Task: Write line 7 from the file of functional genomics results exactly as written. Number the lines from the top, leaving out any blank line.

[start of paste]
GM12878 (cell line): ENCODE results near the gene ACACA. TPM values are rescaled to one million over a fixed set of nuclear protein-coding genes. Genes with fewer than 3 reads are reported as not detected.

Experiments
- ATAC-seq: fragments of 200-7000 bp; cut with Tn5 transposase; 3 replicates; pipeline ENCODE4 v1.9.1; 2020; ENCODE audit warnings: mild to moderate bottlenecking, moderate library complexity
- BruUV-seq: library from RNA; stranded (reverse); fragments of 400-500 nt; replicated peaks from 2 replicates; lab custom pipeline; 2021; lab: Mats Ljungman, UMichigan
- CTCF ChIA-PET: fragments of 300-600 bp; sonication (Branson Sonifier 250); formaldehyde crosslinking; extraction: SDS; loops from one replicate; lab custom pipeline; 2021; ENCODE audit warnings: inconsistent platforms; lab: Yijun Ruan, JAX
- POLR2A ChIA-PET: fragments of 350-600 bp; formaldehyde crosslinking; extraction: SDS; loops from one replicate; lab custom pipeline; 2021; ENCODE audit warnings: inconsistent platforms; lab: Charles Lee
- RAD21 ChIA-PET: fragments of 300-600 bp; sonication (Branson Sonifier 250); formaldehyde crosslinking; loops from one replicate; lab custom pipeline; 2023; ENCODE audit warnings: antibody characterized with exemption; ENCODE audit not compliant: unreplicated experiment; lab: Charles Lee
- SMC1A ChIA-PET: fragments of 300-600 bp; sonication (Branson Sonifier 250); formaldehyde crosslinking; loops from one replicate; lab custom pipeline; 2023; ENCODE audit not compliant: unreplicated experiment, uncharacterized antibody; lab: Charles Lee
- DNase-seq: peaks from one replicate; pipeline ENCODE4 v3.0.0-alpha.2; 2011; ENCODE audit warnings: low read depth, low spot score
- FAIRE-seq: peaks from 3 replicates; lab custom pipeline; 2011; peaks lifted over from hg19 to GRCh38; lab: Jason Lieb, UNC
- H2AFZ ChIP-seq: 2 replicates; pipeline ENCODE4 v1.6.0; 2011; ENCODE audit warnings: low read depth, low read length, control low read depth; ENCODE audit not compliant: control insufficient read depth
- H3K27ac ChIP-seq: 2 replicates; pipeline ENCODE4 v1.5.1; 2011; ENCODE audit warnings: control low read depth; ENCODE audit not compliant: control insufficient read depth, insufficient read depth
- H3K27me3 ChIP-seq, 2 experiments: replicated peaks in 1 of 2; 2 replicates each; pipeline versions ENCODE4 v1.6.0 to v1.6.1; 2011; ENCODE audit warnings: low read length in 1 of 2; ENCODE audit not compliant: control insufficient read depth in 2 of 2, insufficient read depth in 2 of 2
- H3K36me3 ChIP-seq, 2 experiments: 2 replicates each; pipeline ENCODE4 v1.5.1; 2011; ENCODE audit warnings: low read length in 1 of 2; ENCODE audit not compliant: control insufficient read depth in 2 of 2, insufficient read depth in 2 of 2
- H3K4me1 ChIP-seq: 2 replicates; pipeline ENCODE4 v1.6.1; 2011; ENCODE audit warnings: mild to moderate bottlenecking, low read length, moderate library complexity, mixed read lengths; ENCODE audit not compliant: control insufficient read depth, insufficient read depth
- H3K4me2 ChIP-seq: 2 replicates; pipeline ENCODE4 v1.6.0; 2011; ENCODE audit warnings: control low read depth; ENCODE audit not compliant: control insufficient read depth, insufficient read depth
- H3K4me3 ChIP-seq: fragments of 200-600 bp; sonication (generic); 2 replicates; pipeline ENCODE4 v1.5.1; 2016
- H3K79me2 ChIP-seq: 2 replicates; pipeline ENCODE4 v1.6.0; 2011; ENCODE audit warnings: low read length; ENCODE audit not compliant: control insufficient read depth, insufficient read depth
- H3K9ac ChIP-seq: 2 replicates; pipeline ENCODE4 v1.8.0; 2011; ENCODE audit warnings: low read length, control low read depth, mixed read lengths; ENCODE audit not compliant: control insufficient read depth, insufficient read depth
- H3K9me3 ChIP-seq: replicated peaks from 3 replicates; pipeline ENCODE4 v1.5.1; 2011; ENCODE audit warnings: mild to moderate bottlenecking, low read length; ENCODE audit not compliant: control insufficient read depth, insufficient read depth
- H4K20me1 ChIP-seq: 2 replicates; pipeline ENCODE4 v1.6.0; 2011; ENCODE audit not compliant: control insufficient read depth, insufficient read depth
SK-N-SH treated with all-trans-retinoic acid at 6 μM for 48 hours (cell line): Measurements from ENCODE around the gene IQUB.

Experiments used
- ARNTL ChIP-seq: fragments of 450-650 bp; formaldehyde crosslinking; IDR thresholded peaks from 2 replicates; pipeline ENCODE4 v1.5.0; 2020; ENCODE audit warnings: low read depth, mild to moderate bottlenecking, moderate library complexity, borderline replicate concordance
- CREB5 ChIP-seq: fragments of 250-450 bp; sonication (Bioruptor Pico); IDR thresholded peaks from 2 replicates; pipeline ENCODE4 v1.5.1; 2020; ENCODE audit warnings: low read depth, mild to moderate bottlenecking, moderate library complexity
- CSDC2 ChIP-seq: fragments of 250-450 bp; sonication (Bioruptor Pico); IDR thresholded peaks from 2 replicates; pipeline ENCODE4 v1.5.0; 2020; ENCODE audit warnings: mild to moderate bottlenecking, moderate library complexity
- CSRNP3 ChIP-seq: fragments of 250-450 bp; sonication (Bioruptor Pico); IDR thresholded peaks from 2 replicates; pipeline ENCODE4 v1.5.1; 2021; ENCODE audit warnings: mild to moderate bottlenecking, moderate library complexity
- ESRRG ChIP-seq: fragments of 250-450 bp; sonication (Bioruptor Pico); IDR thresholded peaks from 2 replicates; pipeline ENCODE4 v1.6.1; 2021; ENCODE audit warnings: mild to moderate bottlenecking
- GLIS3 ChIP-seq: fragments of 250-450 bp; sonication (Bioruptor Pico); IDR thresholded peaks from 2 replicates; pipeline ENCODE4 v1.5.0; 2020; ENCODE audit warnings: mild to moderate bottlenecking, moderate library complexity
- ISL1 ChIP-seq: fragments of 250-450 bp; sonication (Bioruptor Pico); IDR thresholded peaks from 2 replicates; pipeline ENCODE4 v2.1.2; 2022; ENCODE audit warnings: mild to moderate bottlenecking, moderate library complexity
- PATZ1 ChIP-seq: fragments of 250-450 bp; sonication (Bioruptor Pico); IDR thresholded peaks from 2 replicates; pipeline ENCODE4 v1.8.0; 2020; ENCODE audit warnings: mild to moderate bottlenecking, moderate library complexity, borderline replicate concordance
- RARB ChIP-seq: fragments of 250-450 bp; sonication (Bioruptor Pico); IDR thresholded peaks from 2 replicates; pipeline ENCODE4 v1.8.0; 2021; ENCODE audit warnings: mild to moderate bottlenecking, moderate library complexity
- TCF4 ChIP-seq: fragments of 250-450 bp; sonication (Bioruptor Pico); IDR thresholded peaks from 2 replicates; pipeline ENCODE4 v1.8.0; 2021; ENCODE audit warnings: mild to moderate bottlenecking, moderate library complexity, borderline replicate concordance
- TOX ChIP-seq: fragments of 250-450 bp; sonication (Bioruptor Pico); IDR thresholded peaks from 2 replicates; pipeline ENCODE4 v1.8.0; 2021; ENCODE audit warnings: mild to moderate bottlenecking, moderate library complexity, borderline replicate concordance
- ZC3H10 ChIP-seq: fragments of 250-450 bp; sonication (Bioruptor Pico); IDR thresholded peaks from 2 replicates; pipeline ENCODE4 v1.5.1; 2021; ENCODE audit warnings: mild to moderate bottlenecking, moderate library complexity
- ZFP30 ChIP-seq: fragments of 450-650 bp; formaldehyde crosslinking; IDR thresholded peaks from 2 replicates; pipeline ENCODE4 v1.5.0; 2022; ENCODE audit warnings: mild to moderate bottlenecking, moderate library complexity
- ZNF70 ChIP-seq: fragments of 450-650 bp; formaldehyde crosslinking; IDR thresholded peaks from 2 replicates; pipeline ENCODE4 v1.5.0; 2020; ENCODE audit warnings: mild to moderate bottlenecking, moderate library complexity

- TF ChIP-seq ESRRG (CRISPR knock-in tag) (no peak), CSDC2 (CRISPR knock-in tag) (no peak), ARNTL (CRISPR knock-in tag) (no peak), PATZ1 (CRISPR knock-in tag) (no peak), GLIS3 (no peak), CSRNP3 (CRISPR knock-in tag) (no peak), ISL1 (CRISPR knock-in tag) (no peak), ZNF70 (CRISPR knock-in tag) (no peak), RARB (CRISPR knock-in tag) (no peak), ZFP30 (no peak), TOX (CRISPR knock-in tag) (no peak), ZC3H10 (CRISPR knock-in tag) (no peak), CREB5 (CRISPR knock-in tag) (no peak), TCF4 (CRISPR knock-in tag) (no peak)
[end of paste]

- RAD21 ChIA-PET: fragments of 300-600 bp; sonication (Branson Sonifier 250); formaldehyde crosslinking; loops from one replicate; lab custom pipeline; 2023; ENCODE audit warnings: antibody characterized with exemption; ENCODE audit not compliant: unreplicated experiment; lab: Charles Lee